Religious Robots

Quotes from Robert Geraci, Apocalyptic AI: Visions of Heaven in Robotics, Artificial Intelligence, and Virtual Reality

p. 133 “Ray Kurzweil believes that intelligent machines will be more spiritual than human being and believes that the future will include real and virtual houses of worship where intelligent machines will congregate (Kurzweil 1999, 153). Naturally, since all human mental phenomena are, from Kurzweil’s point of view, computational processes, religious experiences must be as well.

p. 133-134 “Some human being, however, might welcome robots into their religious communities and some robots might wish to join them. Fundamentally, if robots become conscious and, thereafter, acquire ‘beliefs’, a state that involves intentionality and meaning, then some of those beliefs will surely be religious. Both theologians and computer scientists have supported such a view, including Anne Foerst, David Levy, and Edmund Furse.”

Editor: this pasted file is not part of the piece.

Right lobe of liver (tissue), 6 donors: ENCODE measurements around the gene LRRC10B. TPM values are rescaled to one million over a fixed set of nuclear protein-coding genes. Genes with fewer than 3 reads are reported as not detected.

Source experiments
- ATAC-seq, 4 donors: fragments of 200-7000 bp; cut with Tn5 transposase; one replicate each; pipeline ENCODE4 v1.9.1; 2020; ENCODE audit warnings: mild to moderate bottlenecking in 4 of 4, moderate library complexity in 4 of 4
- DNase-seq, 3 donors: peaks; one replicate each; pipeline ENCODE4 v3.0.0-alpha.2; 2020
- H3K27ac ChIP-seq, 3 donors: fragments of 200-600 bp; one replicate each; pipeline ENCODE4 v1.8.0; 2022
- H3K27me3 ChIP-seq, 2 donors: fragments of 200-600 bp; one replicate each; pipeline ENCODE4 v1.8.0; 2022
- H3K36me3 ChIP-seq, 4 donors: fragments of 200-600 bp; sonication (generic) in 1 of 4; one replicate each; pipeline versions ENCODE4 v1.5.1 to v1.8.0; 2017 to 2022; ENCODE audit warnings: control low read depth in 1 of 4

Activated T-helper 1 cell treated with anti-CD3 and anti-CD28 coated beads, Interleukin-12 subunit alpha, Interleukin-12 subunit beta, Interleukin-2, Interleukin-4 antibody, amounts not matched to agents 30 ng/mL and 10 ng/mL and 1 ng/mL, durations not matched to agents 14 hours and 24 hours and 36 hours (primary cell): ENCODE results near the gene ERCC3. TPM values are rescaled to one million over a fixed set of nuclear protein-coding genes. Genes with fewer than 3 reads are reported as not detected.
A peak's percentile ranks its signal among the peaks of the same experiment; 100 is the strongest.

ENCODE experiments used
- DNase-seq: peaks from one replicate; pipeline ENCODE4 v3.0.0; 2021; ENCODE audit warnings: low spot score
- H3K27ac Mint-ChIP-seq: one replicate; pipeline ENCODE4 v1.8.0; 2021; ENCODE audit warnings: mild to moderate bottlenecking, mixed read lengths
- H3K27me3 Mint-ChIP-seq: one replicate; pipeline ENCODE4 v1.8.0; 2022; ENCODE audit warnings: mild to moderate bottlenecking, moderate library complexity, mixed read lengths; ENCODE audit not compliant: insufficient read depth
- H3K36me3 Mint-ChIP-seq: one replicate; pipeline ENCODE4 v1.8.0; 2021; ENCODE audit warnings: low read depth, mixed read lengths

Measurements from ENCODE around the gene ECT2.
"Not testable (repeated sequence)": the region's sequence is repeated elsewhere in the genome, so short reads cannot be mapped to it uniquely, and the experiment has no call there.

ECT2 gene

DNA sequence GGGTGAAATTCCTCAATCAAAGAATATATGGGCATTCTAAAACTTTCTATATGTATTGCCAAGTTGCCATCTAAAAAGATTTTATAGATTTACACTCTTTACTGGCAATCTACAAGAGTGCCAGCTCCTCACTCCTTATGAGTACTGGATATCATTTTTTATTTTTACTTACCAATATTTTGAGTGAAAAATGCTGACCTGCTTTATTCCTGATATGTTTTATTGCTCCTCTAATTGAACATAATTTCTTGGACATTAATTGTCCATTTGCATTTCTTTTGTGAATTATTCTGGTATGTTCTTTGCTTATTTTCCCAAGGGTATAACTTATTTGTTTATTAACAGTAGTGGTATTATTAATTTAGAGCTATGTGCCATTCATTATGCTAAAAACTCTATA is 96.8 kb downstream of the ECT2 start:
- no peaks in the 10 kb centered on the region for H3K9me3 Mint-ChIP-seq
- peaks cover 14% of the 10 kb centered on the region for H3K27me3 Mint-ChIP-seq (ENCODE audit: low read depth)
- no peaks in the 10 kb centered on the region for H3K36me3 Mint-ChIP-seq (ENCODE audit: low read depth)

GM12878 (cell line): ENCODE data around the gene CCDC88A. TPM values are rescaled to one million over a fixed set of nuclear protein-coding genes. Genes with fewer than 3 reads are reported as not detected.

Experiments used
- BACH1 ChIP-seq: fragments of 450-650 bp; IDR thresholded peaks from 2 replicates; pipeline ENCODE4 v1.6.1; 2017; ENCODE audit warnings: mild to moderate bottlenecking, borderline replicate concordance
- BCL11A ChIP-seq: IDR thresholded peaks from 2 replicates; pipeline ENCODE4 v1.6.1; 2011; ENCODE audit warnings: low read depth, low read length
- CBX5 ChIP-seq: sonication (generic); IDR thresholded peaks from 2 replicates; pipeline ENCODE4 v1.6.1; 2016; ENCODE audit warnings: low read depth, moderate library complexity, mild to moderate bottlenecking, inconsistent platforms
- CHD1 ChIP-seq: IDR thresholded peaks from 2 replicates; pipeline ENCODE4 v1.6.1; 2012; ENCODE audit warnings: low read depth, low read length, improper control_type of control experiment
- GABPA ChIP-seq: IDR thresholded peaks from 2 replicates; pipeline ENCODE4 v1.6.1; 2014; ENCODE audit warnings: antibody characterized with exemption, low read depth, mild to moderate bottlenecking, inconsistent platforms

p. 134 “The artificial intelligence researcher David Levy has argued that robots will join in religious practices as a necessary by-product of their emotional range and conscious beliefs.”

p. 134 “Without doubt, the interest that computer scientists have in the religious life of robots is fascinating but the fact that theologians have engaged robotics is considerably more so.”

p. 7 “Apocaliptic AI is a powerful reconciliation of religion and science. The sacred categories of Jewish and Christian apocalyptic traditions have thoroughly penetrated the futuristic musings of important researches in robotics and artificial intelligence. Those categories have serious effects in robotics research, virtual reality/online gaming, and contemporary disputes over the nature of consciousness and personhood, public policy, and theology.”

Anne Foerst, Cog, a Humanoid Robot, and the Question of the Image of God

Edmund Furse, The Theology of Robots